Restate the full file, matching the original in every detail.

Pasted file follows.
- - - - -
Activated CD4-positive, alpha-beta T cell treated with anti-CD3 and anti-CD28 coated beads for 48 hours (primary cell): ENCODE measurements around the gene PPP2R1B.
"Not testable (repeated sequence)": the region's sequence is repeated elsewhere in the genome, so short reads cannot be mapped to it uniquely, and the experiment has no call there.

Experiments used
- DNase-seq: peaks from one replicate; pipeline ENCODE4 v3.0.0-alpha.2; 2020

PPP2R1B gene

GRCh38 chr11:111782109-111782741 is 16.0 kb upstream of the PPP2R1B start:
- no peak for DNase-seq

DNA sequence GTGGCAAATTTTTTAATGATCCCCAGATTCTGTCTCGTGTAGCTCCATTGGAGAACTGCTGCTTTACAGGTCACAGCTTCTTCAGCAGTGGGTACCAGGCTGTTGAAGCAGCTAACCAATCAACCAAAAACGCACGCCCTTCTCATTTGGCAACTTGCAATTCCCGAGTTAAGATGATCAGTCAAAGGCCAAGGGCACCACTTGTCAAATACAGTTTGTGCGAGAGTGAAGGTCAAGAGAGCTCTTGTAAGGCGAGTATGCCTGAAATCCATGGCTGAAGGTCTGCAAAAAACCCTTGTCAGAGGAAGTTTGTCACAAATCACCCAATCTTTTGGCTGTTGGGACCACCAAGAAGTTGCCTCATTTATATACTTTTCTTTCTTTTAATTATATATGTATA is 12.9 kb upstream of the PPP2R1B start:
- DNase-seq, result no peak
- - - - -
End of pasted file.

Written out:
Activated CD4-positive, alpha-beta T cell treated with anti-CD3 and anti-CD28 coated beads for 48 hours (primary cell): ENCODE measurements around the gene PPP2R1B.
"Not testable (repeated sequence)": the region's sequence is repeated elsewhere in the genome, so short reads cannot be mapped to it uniquely, and the experiment has no call there.

Experiments used
- DNase-seq: peaks from one replicate; pipeline ENCODE4 v3.0.0-alpha.2; 2020

PPP2R1B gene

GRCh38 chr11:111782109-111782741 is 16.0 kb upstream of the PPP2R1B start:
- no peak for DNase-seq

DNA sequence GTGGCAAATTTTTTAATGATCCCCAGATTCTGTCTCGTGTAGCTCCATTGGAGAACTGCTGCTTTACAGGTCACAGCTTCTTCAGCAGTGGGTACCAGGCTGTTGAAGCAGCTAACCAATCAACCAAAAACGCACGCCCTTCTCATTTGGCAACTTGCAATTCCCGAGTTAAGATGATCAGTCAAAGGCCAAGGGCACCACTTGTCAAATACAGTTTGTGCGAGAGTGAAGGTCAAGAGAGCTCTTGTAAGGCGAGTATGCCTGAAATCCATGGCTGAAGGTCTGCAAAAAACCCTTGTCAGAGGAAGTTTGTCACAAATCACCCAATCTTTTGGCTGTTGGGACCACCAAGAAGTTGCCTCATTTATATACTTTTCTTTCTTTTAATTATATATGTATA is 12.9 kb upstream of the PPP2R1B start:
- DNase-seq, result no peak